User Property Value: "Work Phone Number", "Employee", "MyInvokeWFMehod"

When the "Work Phone Number" field of the "Employee" business component is updated, the "MyInvokeWFMehod" named method is invoked, which calls the "RunProcess" method of the "Workflow Process Manager" business service, which acts as a proxy for the "Workflow Process Manager" server component, which executes the "The Do Something Cool Workflow Process" process, using values passed from the business component directly into workflow process properties.

In summary, use the On Field Update Invoke n business component user property together with the Named Method n business component user property and your own workflow process for a completely non-scripted way to add complex logic to the event of updating a business component field.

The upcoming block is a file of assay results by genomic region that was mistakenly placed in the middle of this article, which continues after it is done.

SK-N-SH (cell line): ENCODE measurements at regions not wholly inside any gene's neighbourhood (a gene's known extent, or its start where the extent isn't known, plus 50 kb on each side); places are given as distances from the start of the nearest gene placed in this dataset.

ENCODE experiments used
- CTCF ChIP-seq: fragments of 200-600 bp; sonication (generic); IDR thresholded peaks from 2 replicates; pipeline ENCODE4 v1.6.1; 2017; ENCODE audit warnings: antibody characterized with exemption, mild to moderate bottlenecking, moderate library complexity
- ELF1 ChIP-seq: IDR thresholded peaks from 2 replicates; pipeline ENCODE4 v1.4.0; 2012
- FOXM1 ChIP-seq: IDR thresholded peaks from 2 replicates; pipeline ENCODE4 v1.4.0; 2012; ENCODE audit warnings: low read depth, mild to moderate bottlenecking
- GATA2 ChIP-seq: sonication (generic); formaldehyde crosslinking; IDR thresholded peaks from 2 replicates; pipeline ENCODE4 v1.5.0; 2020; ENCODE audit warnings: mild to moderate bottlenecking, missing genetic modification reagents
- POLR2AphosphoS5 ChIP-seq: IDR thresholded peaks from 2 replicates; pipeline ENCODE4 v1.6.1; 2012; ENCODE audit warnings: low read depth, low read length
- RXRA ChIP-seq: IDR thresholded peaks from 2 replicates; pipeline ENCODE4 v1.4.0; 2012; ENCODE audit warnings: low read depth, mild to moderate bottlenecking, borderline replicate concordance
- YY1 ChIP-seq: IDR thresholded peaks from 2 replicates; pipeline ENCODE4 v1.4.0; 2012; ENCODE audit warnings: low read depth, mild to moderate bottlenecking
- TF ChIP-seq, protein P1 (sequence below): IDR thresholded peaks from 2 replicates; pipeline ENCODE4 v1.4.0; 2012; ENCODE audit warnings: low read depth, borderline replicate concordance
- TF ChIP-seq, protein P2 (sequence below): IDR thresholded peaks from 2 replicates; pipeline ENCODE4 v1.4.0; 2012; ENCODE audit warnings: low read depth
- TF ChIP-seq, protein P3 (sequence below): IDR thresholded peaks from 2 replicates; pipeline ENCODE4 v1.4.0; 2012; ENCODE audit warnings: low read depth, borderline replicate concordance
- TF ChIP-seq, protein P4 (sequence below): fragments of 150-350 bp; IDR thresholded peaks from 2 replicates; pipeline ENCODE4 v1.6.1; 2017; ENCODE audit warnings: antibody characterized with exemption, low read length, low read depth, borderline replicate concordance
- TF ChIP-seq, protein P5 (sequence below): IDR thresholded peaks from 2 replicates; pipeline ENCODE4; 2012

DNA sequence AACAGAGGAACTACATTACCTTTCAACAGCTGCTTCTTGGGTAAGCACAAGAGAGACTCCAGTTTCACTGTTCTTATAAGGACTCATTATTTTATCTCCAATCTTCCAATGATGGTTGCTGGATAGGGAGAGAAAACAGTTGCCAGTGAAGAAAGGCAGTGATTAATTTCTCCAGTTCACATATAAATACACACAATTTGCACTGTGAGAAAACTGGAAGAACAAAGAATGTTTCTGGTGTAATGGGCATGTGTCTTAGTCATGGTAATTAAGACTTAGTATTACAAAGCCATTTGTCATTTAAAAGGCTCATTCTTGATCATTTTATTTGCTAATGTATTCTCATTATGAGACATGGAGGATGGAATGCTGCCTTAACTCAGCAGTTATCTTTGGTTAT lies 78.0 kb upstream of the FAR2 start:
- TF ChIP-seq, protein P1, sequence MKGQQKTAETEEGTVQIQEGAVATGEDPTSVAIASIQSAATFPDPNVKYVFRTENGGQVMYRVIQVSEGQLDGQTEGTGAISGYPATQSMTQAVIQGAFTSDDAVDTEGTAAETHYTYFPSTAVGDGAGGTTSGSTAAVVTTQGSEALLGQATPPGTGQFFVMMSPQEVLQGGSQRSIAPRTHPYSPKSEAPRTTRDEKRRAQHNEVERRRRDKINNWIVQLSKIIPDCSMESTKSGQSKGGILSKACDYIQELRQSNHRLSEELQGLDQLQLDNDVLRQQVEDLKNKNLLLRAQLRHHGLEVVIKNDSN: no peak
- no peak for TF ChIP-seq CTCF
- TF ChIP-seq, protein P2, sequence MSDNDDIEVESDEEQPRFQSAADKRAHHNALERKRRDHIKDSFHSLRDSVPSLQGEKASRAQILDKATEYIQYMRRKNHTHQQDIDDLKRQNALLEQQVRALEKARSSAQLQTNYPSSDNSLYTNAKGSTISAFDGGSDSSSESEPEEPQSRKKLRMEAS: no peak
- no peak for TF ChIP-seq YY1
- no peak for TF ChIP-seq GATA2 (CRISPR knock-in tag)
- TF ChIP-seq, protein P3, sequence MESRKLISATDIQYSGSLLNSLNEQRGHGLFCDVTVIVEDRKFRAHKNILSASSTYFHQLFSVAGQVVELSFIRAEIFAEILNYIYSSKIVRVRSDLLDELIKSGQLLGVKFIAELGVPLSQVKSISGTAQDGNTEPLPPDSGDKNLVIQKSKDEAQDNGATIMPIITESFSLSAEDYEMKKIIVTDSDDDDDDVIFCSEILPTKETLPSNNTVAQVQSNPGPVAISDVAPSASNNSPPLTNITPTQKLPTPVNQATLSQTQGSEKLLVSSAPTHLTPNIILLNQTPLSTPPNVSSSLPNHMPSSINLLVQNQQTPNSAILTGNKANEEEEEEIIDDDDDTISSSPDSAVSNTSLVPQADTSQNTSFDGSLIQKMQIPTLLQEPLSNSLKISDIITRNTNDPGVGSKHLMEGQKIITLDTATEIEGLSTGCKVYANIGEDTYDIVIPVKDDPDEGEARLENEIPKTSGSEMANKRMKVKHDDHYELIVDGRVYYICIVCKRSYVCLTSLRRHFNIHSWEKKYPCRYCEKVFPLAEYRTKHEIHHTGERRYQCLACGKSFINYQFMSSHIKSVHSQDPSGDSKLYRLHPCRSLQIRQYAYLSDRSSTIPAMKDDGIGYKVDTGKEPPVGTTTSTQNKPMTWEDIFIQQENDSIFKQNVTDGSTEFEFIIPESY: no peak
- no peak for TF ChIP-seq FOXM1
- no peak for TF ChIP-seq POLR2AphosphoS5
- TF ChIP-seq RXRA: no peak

Tuesday, September 7, 2010

New Siebel Administration Book

There are few Siebel books on the market, so when I found out about a book by the author of one of my favorite Siebel blogs, I wanted to write a review right away. Oracle Siebel CRM 8 Installation and Management, by Alexander Hansal, is an introduction to many of the key administrative tasks in short, easy-to-understand sections.
Some of the sections of the book are quite strong. The chapter on Siebel Remote is very good. It covers the various types of mobile clients for various users, the process of extracting the mobile client for a user, initializing local databases, keeping them synchronized, and many more important tasks. In a 25 page chapter, Hansal provides an overview of Siebel Remote that an administrator can read before diving into the Siebel Bookshelf guide that is more than 10 times as long. Another chapter on system monitoring offers a good introduction to that topic, including a pretty detailed overview of SARM analyzer functionality.
Some chapters are weaker. The chapter on access control, for example, was sketchy and confusing. However, in the balance, the book offers valuable assistance to a Siebel Administrator who wants an overview of the various parts of the job.